My birthday was a fizzling failure. Or a shimmering success. It depends on what lens you see it through.
Breakfast seemed simple: go out and have someone wait on me, bring me exactly what I want, clear things away and do the dishes. Luxuriate in some morning spoiling all while checking out a new café in town.
It was the heart of your typical breakfast rush hour when we walked in, and the place was…empty. Not a single customer. No greeter. No wait staff. Utter silence. Not a good sign.
“They’re new,” I said to Bubba. “Still working out the kinks.”
A waiter appeared from the kitchen, frazzled, with two place settings. He directed us to a table, handed us some menus, and turned back toward the kitchen, mumbling something about water.
“Coffee?” we called after him, hoping he heard us. No response.
We made our breakfast decisions. And waited for him to return to take our orders. Nothing. Bubba was headed toward the kitchen just as our waiter reappeared.
“Coffee?” Bubba tried again.
“We don’t have any clean coffee mugs,” he responded. “Our dish washer didn’t come in last night so all our mugs are dirty. Sorry.“ Short pause. “What can I get you for breakfast?”
It was abrupt, and not what we were expecting. A second “sign” about the place. But my taste buds had been tantalized by the bananas foster pancakes, so we ordered. Bubba, determined to tilt the ship back, went into the kitchen, hand washed a couple of mugs, and got us some coffee. It might have been ass-backward, but at least some dishes were being washed.
When the waiter brought our food, he put Bubba’s eggs down first, steaming. When he put my plate down, it had naked pancakes on it. No bananas. No foster. I looked up, confused, as the waiter set a small bowl of blueberries next to my plate.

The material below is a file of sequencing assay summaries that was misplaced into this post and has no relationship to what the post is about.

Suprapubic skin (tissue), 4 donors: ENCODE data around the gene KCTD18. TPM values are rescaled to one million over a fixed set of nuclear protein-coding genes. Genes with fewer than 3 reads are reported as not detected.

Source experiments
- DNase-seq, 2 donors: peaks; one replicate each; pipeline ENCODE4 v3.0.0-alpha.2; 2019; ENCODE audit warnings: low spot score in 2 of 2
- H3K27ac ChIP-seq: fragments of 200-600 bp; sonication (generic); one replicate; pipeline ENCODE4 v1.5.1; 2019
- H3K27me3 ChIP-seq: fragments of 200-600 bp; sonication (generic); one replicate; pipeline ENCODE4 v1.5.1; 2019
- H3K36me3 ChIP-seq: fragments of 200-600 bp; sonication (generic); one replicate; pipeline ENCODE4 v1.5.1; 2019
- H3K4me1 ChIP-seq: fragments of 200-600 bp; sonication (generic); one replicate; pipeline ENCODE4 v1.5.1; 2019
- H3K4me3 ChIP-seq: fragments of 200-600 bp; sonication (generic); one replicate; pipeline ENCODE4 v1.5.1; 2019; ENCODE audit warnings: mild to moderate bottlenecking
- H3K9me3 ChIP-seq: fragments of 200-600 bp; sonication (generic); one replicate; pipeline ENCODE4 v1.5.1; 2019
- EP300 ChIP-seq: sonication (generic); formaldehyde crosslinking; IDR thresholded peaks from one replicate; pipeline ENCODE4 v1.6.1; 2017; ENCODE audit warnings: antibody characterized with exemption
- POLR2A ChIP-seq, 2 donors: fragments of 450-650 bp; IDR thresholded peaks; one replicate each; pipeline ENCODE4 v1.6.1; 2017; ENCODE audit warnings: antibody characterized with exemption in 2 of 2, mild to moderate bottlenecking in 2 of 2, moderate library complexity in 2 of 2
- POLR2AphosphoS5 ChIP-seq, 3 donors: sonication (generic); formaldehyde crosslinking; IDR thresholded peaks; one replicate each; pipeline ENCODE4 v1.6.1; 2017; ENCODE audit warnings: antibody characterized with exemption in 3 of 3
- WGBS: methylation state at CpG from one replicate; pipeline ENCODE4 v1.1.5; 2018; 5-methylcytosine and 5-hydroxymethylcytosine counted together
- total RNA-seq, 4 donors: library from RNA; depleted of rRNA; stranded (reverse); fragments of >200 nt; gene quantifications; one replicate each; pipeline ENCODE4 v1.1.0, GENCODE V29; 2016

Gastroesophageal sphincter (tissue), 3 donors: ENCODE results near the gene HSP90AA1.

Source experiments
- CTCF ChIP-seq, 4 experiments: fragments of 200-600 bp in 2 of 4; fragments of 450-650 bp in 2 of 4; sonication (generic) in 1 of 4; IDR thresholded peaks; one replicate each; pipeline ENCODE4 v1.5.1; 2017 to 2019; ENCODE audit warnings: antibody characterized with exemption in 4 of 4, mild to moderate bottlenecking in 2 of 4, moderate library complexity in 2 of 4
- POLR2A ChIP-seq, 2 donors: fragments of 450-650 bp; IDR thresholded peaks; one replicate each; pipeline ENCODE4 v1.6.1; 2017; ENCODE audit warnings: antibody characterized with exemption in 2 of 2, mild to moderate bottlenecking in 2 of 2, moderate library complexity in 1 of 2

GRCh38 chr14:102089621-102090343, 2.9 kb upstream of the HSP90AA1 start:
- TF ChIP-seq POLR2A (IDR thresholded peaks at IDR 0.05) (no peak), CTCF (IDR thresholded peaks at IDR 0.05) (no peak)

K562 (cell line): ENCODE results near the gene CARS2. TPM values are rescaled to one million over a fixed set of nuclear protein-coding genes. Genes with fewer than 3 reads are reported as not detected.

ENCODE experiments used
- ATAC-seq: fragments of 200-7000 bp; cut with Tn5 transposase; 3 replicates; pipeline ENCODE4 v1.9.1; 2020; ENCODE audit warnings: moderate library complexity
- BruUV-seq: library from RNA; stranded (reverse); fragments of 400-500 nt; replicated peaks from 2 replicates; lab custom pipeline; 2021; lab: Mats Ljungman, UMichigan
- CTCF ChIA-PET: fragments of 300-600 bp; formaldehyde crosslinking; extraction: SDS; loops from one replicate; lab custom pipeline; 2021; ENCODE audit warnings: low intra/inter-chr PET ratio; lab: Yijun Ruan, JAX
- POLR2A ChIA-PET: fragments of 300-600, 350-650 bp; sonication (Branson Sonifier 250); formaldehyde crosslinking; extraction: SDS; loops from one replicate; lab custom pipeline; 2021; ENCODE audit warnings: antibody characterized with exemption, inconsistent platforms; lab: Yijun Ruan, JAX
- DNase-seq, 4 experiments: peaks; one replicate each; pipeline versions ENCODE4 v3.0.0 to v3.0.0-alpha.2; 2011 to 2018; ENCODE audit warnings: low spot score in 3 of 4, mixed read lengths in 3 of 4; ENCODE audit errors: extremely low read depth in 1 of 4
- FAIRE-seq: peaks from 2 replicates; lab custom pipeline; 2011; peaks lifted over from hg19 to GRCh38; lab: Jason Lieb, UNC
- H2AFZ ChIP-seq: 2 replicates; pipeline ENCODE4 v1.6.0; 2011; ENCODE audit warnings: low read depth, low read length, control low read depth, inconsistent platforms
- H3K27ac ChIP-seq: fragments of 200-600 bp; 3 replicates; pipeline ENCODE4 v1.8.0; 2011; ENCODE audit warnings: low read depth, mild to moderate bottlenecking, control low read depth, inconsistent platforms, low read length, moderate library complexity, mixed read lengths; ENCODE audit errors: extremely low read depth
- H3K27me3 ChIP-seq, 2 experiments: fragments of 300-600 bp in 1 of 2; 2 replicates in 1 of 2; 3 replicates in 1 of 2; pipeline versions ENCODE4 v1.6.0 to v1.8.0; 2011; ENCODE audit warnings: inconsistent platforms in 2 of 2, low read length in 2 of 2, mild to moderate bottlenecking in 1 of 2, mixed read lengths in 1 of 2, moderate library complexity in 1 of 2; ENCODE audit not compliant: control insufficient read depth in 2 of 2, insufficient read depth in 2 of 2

“We didn’t have any bananas,” he said, “so I brought you blueberries.”
Blueberries? This was not what I had ordered; not what I wanted. It was too late to act on the previous warning signs: I was hungry and there was food in front of us, so we ate, a “wtf cloud” hovering over the table.
This was my birthday staycation, inaugurated by multiple glitches.
After we left I wanted comfort—and something sweet—so we popped into the coffee place next door, where I told the young woman our story, adding that it was my birthday, and it was starting out strangely.
“Here,” she said, handing me a chocolate-chip cookie. “On the house. Happy birthday!”
What a perfect counterbalance to our breakfast experience. My spirits lifted; this day would be good. It would be special. I would have stories to tell.
The cloud disappeared and we headed off.
When lunch rolled around, we decided to grab some sandwiches and picnic supplies at a small market in a wine-country village. Bubba and I sidled up to the deli and placed our orders. “Chicken salad on wheat bread,” I said.
“We’re out of wheat bread,” the guy behind the counter responded.
The deli was located in a grocery store. There was an aisle filled with bread. How, I thought—my brain hurting—could they be “out of” wheat bread?
“Huh?” I managed to mumble.
“We’re out of wheat bread,” he responded, slightly louder, as if I hadn’t heard him the first time. “What kind of bread would you like instead?”
I attempted a rational discussion with the guy about their grocery store aisle filled with bread—including wheat bread!—and got nowhere. The idea of buying a loaf and handing him two slices occurred to me. Instead, I settled on sourdough.
Bubba shook his head as we left the store.
“First breakfast, then lunch. You’re not destined to get what you want today,” he said.
And he was right. I wasn’t destined to get what I wanted.
What I got, though, was unexpected; and better.
I realized that what happens is less important than how I respond to it. The outside world has storms; they rain on weddings and churn life up. I can grumble and stomp my feet or turn my face into the rain. The storm doesn’t notice or care.
On that day the waves I experienced—the glitches that happened and that we surfed successfully—are what I remember. I got happy stories out of those “things gone wrong” moments by turning into them rather than resisting them. The moments had us shaking our heads and wondering at the world, and we still enjoyed ourselves. We were not churned up inside.
All the things that “went right?”
I’ve totally forgotten.